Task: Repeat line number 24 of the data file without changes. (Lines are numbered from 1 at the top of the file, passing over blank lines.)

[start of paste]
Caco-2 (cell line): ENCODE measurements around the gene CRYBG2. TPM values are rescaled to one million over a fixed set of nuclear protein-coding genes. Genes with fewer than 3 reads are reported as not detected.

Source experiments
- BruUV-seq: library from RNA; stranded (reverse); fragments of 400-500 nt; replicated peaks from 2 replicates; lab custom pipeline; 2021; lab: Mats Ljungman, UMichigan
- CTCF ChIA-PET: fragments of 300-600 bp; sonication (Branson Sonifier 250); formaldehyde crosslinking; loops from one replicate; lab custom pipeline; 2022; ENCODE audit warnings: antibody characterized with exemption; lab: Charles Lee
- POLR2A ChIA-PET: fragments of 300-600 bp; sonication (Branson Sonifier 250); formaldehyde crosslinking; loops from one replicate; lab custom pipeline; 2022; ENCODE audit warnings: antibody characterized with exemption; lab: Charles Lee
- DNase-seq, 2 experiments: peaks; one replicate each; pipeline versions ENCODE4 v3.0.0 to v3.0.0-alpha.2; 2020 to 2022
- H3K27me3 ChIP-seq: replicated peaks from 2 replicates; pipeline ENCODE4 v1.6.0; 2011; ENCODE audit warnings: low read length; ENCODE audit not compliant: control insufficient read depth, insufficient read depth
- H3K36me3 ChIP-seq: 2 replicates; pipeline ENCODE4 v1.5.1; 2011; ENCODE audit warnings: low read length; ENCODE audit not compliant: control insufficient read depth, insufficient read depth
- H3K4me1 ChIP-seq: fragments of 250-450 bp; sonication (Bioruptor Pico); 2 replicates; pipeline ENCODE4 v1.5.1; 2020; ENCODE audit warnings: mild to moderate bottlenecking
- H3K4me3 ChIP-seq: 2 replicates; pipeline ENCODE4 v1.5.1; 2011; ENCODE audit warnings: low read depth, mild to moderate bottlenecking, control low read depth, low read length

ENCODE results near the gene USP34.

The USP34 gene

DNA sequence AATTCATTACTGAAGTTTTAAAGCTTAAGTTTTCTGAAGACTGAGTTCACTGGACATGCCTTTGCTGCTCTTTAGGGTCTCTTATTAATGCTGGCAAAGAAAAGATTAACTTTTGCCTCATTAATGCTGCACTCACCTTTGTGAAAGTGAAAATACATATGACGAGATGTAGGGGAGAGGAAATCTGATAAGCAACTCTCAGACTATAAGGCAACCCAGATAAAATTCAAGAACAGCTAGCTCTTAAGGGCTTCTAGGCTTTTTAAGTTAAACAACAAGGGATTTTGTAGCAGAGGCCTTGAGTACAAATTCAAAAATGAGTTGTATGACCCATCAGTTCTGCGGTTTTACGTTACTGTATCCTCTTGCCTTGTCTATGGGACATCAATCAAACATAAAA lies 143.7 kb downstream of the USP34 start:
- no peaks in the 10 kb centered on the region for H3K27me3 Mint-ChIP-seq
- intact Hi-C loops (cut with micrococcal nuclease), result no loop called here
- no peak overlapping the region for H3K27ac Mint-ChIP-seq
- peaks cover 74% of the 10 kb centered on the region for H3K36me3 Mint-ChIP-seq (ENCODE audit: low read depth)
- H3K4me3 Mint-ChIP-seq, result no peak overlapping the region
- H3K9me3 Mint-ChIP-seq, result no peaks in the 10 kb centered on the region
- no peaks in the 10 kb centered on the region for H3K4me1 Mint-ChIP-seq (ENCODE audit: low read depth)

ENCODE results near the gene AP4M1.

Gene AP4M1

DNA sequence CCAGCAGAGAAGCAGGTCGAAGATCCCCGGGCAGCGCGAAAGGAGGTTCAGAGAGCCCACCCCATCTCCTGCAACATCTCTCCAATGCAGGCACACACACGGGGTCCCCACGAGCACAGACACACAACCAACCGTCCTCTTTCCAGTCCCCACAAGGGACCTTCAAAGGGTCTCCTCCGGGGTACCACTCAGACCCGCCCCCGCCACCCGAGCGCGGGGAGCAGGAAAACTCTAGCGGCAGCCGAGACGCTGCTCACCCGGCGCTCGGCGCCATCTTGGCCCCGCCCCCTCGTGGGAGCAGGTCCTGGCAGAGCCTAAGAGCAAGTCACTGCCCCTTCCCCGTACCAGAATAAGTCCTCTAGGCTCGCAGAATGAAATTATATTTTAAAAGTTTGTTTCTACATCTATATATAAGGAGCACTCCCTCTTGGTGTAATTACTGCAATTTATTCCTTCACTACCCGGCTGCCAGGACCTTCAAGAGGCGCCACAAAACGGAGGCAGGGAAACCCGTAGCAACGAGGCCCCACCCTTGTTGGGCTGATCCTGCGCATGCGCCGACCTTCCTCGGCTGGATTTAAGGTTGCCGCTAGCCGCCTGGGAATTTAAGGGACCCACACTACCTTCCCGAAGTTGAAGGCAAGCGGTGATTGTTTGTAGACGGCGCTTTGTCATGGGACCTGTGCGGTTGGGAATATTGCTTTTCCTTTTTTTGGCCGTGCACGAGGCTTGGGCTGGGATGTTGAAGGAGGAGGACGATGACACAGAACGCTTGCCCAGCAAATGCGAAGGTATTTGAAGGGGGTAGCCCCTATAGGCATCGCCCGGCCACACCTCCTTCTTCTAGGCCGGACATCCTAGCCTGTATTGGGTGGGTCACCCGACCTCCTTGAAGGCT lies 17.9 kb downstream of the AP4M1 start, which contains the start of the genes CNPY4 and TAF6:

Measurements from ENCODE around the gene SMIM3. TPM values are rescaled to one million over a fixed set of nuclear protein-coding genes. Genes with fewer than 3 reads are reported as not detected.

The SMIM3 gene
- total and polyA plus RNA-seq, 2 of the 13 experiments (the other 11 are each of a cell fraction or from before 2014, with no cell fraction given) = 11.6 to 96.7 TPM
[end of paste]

Measurements from ENCODE around the gene SMIM3. TPM values are rescaled to one million over a fixed set of nuclear protein-coding genes. Genes with fewer than 3 reads are reported as not detected.